The last book I’m going talk about today is Self-Striping Yarn Studio by Carol J. Sulcoski. This book is less about new stitches and more about using some of the amazing new yarns to their best advantage. Sulcoski talks about the different types of self-striping yarns and what they mean for you. She discusses common problems, how to solve them, and then offers an array of patterns to showcase these beautiful yarns. Thumbing through the book just now, I saw a sweet baby sweater that I need to make.

I’ve been working on the Hexagon Sweater off-and-on for a bit. I started with some yarn where the repeat was too short and I ended up with hexagons all looking a bit muddled and much the same. Then I moved on to a longer run yarn where the motifs where brown, brown, brown, red, green, green, green, blue… Let’s just say not that appealing.

So when I was visiting Baby Girl back in April, I picked up a skein of Cascade sock yarn at Cozy a new yarn shop in Eugene. This yarn is (like Goldilocks would say) just right. In a variety of colors, each motif is turning out a little different. I decided an allover pattern might be a little much, so I’m using Cedar House sock yarn in a lovely muted rust for the back and sleeves (from Quintessential Knits). Maybe I’ll have this done by the end of the month to show you. I just need to be a little more monogamous in my crafting.

While maybe you don’t have an incredible urge to buy a bunch of knitting or crochet books, I do hope you’ll try something new today. You can listen to a new podcast, read a new blog, try a new recipe, walk a new path, shake things up a little.

Tried anything new lately?

For the local yarn shop tour, I added something new to my resume and designed a shawlette. I was rather pleased with the results. The Shoulder Stripe Shawlette pattern is available on Ravelry or at Quintessential Knits here in little old Duvall.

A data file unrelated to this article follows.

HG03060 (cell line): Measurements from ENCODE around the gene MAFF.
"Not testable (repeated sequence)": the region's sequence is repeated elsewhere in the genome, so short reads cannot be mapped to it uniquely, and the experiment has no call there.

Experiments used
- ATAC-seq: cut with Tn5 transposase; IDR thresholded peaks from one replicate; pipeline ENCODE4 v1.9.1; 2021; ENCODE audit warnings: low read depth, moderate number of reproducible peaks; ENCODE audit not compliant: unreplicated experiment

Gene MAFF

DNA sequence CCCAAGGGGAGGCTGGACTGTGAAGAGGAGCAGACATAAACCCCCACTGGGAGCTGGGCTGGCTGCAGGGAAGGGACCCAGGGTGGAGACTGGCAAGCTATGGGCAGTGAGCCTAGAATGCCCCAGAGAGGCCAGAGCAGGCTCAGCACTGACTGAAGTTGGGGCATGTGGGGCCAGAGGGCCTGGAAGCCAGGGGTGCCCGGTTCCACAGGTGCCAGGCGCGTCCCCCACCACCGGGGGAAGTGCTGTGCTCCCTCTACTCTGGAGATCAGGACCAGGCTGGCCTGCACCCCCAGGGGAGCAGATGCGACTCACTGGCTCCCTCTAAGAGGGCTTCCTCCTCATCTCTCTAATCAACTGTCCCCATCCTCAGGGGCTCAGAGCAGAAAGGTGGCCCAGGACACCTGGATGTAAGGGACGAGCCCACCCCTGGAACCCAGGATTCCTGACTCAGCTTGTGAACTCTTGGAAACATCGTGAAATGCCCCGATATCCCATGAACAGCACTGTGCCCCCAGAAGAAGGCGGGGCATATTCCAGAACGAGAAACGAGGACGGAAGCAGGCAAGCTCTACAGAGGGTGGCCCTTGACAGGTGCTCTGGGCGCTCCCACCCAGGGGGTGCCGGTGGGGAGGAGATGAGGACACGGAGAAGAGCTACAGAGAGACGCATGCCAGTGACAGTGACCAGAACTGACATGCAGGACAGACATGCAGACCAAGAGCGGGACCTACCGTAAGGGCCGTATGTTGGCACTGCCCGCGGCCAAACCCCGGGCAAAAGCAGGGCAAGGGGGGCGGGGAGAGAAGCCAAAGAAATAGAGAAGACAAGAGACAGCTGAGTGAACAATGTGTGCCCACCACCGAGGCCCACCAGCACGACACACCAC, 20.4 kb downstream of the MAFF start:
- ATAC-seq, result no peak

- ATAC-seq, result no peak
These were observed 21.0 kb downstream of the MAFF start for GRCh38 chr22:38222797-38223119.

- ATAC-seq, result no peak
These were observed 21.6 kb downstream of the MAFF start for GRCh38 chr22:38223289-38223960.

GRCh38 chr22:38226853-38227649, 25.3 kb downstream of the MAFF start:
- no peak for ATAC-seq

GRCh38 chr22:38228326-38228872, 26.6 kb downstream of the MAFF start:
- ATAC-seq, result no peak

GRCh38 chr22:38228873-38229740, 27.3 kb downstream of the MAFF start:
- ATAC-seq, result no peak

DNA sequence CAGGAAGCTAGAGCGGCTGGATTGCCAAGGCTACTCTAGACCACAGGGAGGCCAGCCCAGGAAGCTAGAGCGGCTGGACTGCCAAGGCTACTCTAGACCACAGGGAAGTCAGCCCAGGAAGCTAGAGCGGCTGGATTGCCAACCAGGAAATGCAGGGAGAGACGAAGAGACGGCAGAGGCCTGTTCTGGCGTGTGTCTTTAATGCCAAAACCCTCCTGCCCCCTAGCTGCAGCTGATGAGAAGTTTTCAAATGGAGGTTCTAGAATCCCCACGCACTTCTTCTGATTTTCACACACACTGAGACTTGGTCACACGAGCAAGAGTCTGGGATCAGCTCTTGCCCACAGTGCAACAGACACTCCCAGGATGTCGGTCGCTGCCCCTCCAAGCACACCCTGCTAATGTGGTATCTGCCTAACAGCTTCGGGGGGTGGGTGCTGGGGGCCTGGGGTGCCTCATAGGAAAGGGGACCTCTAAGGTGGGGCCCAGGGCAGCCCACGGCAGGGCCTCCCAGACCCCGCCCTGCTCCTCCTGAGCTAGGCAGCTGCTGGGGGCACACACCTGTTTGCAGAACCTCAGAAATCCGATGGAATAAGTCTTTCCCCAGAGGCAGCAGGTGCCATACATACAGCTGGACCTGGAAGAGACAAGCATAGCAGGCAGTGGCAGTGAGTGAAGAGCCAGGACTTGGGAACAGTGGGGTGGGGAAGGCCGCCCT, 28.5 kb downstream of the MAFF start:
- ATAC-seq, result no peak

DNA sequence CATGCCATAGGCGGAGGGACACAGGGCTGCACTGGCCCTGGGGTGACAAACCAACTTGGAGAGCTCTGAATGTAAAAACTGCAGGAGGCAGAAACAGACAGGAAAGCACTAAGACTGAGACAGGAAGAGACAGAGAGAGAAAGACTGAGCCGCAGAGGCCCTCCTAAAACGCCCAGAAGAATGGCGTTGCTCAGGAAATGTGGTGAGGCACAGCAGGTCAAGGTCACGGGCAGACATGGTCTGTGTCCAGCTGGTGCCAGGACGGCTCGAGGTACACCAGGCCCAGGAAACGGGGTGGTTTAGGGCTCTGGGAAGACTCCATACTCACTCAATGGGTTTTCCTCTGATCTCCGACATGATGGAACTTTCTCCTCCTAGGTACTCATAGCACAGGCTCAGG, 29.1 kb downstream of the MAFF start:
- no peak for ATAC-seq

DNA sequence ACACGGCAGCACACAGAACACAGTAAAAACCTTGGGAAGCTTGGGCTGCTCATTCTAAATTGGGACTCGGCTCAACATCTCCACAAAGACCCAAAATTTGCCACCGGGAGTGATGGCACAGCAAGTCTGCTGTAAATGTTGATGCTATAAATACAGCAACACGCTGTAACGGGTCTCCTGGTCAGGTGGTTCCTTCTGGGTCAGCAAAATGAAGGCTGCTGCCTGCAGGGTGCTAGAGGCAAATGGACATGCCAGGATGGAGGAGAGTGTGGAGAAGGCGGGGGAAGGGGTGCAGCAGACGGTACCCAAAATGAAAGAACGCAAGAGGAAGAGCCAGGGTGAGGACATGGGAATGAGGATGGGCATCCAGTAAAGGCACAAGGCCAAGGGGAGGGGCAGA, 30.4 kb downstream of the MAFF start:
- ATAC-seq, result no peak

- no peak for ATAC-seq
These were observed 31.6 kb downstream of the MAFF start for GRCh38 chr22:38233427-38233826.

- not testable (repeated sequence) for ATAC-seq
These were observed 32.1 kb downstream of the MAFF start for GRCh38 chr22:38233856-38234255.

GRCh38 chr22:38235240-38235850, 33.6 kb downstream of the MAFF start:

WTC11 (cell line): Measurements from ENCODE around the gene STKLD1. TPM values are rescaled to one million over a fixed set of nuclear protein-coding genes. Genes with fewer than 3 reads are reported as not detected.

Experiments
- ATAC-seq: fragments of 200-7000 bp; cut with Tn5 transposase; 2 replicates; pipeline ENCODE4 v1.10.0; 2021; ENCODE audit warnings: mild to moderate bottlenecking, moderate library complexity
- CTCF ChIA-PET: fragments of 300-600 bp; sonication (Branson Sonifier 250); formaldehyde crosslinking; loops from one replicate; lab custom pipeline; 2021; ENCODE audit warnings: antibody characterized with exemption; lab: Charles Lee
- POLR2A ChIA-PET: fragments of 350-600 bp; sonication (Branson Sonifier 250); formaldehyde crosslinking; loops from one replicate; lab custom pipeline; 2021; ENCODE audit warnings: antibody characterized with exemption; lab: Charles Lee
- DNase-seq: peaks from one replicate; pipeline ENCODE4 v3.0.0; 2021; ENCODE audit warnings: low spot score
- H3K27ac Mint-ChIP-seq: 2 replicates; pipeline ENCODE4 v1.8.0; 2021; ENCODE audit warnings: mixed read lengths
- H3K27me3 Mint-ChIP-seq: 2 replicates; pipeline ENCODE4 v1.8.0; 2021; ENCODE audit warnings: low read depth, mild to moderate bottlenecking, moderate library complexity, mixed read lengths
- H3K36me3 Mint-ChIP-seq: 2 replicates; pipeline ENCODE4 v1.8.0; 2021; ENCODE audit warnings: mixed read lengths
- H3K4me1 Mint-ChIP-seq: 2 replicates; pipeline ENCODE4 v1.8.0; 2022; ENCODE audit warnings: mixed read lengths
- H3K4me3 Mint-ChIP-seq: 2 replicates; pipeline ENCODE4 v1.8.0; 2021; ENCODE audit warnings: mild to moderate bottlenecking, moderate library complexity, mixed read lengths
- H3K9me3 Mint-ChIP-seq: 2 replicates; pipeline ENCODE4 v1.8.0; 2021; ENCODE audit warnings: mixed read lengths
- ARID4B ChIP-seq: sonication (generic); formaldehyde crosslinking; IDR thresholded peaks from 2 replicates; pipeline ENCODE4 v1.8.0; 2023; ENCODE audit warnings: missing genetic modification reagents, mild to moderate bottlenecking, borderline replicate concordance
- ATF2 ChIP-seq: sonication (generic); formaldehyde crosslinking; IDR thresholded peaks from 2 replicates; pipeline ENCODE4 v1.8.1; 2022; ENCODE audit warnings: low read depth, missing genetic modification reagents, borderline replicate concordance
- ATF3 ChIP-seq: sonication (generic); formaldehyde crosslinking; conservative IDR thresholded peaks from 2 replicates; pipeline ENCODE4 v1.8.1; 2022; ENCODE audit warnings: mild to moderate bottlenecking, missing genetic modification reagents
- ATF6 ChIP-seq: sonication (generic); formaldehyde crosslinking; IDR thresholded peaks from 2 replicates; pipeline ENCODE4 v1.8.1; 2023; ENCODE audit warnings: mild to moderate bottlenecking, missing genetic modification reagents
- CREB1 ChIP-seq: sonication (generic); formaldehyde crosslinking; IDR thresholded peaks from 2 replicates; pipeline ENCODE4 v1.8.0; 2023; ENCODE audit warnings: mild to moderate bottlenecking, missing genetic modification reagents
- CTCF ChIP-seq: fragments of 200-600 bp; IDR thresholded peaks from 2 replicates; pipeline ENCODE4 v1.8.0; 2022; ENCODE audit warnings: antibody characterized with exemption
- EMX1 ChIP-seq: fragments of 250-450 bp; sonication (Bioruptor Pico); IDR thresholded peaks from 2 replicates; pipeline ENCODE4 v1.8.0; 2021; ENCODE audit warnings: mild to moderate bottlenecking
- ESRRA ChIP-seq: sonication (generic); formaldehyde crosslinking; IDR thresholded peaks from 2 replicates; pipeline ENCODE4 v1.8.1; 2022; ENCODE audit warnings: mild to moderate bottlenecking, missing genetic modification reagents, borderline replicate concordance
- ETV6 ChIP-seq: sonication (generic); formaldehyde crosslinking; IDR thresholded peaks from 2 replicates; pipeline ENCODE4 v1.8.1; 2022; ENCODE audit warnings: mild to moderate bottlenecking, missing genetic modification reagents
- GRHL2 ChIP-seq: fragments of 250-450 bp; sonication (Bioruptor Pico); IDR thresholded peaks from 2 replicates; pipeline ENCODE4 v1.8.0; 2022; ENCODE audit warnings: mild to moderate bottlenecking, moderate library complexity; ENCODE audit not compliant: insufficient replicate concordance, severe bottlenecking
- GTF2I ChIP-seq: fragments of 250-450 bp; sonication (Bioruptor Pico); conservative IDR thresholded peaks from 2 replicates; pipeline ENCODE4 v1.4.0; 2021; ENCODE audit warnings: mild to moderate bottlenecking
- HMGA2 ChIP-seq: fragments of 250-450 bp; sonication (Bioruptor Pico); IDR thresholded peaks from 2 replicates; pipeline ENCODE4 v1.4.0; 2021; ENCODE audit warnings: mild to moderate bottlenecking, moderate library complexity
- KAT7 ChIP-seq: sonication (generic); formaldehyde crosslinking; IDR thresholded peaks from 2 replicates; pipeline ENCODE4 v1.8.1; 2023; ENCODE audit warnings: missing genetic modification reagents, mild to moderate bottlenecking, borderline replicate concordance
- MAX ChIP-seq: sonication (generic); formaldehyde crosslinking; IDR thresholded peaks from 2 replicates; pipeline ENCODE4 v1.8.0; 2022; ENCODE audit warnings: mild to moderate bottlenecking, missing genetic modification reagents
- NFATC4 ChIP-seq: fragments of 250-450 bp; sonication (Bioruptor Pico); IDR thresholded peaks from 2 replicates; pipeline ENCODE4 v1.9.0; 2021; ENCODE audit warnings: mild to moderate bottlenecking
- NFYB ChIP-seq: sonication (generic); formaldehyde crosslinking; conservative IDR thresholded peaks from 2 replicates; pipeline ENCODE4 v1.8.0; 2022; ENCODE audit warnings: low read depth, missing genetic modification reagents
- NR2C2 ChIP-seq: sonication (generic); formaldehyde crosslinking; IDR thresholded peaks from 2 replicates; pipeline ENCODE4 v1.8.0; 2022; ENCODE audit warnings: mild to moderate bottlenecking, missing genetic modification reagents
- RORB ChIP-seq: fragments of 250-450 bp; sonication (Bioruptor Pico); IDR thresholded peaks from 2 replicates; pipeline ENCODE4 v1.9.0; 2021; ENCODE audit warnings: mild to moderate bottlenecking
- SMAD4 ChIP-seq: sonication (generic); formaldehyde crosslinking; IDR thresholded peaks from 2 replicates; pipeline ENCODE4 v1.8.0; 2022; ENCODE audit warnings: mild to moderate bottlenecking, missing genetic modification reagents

Duvall Bag Ladies

I’m super excited to share this post with you today. We have bag ladies in Duvall.

Now you may be saying, “Kim homelessness is nothing to get excited about. Let’s have some compassion.” And I’d totally agree with you, because it’s not those kind of bag ladies. Sandy, a local woman and recent retiree, saw stories of women recycling plastic bags into sleeping mats for the homeless. I saw those stories too and said wow, isn’t that nice. But the difference between Sandy and me is that she decided to mobilize local efforts and take on this problem as well. She is a woman of action.

She talked to the local grocery stores to gather bags from their recycle bins. She contacted the local yarn shop—Quintessential Knits—and has enlisted willing volunteers to crochet mats. At the store, she has a basket of prepared bag yarn ready to be crocheted up. And she has friends who work with the homeless at local camps and in the soup kitchens who are able to distribute the finished sleeping mats.

So last Tuesday, I came home from knit group with a bag of plastic yarn and a mission. The first set of mats will be handed out this week.

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I went through my drawer of bags and whipped up some yarn of my own. The mats are light-weight and compact. And the store bags add color and interest.

bl-bag-close-up

While I’m opposed to plastic bags in general; let’s face it; they’re everywhere. It takes about 600 bags to make one mat. Maybe these mats will keep at least a few from blowing around parking lots and polluting our oceans. And perhaps they’ll give homeless people a bit of comfort knowing someone cared enough to make one just for them.

You can find out more information about the Duvall Bag Ladies by contacting Sandy at DuvallBagLadies @gmail.com

When Sweet Miss was in high school, she was part of the Random Acts of Kindness club, and they had t-shirts saying “Be the Difference You Want to See in the World.” That’s a wonderful saying to take to heart.

How are you making a difference in the world?

By the way, Baby Girl did make it back to school yesterday. The snow and ice that hit Oregon over the weekend left many travellers stranded. When Portland and Eugene airports closed, one of BG’s friends wound up at SeaTac, so she even had company on the road. Hoping for safe travels for all the kids going back to school.

And Then There Was June

I was at a BBQ last weekend when a friend asked how it was going with Baby Girl home from college. Well honey that’s just the start. June has been a month of changes around here. Not tear off the lower deck, reside the girls’ wing, resurface the floors, move tons of dirt and build retention walls changes.